“If people knew more about what they were seeing, they would get more out of it,” Amon continued. “I wrote the book in the style of someone who says, ‘I’m not really an expert but I’ve done some research and this is what I found out, and isn’t it wonderful?’ And that’s an accurate representation of who I am.” more

By Donald Gilpin

Dina Paulson-McEwen

Dina Paulson-McEwen, a writer, educator, and editor, will be taking over this month as executive director of the Latin American Legal Defense and Education Fund (LALDEF), based in Trenton and serving 3,000 clients annually throughout Mercer County.

She succeeds Adriana Abizadeh, whose three-year tenure saw an unprecedented period of growth at LALDEF. With 15 paid staff and more than 40 volunteers, LALDEF provides English-as-a-Second Language classes, legal representation in immigration matters, tax preparation assistance, supports for victims of domestic violence, community identification cards, and education programs for youngsters in transition to college.   

A Queens, New York, native of Ecuadorean and Jewish descent, Paulson-McEwen is the founder of Aqua Editing LLC, a story developer for creative thinkers. She has worked as a communications leader, a fundraiser for nonprofits, and an LGBTQ staff liaison in a Detroit early education and day care center.  more

By Anne Levin

Princeton may finally have an affordable housing plan in place. Mayor Liz Lempert said Monday, December 9 that the town is close to reaching a settlement with the advocacy group Fair Share Housing Center.

Should all go as planned, Princeton Council will hold a special meeting on Wednesday, December 18 at 7:30 p.m. in Witherspoon Hall to present the settlement agreement to the public and vote on the first set of items needed to act on in coming months.

“One of the most difficult aspects of pulling together this plan has been operating under the constraints of a legal process directed by the courts instead of an open planning process prescribed under regulations that should have been established by the state legislature,” Lempert said in a statement on Tuesday. “We have tried our best to protect the interests of the community by following the advice of legal council to keep negotiations confidential while communicating with the community as fully as possible under these constraints.”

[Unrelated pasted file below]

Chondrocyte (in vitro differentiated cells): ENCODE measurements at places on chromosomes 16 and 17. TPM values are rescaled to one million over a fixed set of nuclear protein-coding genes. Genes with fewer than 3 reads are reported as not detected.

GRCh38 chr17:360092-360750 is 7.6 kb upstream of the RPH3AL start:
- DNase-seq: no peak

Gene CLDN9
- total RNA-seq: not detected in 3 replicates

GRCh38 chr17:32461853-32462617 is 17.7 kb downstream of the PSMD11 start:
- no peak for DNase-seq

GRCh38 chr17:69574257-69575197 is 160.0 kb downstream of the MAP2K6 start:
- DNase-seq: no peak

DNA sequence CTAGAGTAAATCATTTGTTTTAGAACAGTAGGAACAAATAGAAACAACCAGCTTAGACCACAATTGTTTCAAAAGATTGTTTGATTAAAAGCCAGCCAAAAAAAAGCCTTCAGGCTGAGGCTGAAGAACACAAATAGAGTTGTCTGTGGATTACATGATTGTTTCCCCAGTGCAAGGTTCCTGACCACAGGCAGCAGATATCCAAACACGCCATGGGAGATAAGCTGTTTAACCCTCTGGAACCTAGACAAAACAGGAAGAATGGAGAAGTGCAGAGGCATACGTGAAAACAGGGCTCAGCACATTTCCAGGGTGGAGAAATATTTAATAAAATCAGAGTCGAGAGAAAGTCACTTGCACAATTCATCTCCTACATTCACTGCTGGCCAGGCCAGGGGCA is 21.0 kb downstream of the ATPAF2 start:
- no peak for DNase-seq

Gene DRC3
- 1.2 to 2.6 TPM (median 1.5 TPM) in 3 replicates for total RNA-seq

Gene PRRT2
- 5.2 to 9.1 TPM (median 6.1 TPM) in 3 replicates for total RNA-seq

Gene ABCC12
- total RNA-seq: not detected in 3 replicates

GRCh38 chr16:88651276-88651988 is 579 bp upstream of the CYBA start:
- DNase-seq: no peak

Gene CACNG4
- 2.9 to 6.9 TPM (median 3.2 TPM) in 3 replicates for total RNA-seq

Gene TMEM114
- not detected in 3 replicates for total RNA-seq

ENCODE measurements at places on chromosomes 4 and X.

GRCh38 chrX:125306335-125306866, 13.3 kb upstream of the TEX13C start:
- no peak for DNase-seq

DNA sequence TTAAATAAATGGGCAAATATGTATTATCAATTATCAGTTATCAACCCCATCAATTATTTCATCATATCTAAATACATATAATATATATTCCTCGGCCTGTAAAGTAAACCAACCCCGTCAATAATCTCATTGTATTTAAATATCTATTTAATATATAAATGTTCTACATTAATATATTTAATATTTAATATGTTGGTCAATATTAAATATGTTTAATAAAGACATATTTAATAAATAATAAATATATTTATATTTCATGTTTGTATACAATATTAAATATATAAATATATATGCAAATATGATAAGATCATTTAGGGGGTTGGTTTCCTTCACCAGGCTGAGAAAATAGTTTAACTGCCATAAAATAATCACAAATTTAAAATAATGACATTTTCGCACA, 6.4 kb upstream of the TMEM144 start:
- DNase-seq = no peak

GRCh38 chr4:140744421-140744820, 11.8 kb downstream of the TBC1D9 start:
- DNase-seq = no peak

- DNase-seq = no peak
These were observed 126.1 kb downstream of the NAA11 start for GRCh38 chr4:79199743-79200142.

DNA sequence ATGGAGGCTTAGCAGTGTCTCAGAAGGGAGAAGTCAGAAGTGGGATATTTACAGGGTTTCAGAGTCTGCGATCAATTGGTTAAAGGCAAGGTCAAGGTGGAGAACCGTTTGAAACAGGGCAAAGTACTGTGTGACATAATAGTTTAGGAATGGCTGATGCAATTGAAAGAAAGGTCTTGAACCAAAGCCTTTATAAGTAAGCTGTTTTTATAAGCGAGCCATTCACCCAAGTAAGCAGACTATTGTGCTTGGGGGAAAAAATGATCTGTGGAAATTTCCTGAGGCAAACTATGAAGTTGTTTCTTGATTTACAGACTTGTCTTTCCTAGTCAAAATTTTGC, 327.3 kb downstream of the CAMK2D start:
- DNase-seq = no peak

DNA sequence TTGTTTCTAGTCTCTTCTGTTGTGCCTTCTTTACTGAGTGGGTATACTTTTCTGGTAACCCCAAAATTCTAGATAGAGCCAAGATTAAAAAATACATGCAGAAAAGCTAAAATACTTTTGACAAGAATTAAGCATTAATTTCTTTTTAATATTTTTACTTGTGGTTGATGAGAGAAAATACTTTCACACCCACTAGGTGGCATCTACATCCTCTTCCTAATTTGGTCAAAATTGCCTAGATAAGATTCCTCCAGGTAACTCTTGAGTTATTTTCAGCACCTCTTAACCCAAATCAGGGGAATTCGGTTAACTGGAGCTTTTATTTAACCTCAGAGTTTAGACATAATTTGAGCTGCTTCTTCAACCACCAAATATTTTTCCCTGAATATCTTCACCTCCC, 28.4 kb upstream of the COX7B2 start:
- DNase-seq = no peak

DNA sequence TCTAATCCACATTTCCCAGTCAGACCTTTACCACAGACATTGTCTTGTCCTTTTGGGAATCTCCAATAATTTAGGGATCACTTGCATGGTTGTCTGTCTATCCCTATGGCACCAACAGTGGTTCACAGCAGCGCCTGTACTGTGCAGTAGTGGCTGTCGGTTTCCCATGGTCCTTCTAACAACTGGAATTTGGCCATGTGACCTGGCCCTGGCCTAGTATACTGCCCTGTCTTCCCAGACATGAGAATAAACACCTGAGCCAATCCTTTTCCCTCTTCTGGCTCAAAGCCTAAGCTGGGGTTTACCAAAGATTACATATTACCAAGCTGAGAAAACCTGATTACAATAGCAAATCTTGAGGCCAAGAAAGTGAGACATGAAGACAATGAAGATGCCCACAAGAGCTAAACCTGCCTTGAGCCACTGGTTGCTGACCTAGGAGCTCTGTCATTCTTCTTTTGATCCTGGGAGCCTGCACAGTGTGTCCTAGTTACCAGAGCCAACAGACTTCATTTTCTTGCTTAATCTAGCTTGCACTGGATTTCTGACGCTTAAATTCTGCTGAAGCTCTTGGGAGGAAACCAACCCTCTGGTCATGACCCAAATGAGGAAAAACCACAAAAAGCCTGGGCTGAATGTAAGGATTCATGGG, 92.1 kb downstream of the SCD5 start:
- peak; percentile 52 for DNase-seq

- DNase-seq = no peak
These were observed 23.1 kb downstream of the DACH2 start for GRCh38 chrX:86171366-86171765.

Under a ruling by Mercer County Superior Court Judge Mary Jacobson in March, 2018, Princeton is required to build 753 new affordable units by 2025. The town will receive credits for affordable homes built between 1999 and 2018. That obligation has not changed, Lempert said. more

By Stuart Mitchner

Making room for Monday’s New York Times in the chaos of my work space are Berlioz the Bear, a slender storybook for children written and illustrated by Jan Brett, alongside a copy of The Memoirs of Hector Berlioz, who was born on December 11, in 1803 and died on March 8, 1869, making this his sesquicentenary year.

Late the night before, I’d left the Memoirs open to a paragraph in which the famously tempestuous French composer is expounding on a caricature of himself as “a colossal nightingale, a lark the size of an eagle.” Thus the presence of the Times on my desk, folded open to a photograph of Sesame Street’s Big Bird reading a storybook resembling Berlioz the Bear to a couple of kids. While it’s unfortunate that the cheery image accompanies an obituary for the “whole-body puppeteer” Caroll Spinney, it’s not often lately that page one of the Times has roused something sunnier than a grimace or a groan.

Besides the fun of imagining Berlioz embodied in a double-bass-playing bear who would be at home on Sesame Street, the coincidence encourages a closer look at the passage where even as he seems to be taking issue with Heinrich Heine’s hyperbolic portrayal of his music, Berlioz obviously enjoys repeating the poet’s vision of its “fabulous empires of preternatural depravity, and many a cloud-capped impossible wonder,” and the way “its magical strains conjure up Babylon, the hanging gardens of Semiramis,” and “the marvels of Nineveh.”

But what actually bothers Berlioz is Heine’s claim that his music has “little melody” and “no real simplicity whatever.” After receiving a profoundy apologetic letter from the poet praising his oratorio L’Enfance du Christ as “a masterpiece of simplicity” with “the most exquisite blooms of melody,” Berlioz scolds Heine for behaving “like a critic” and making “a categorical statement about an artist when you only know part of his work.”  more

By Nancy Plum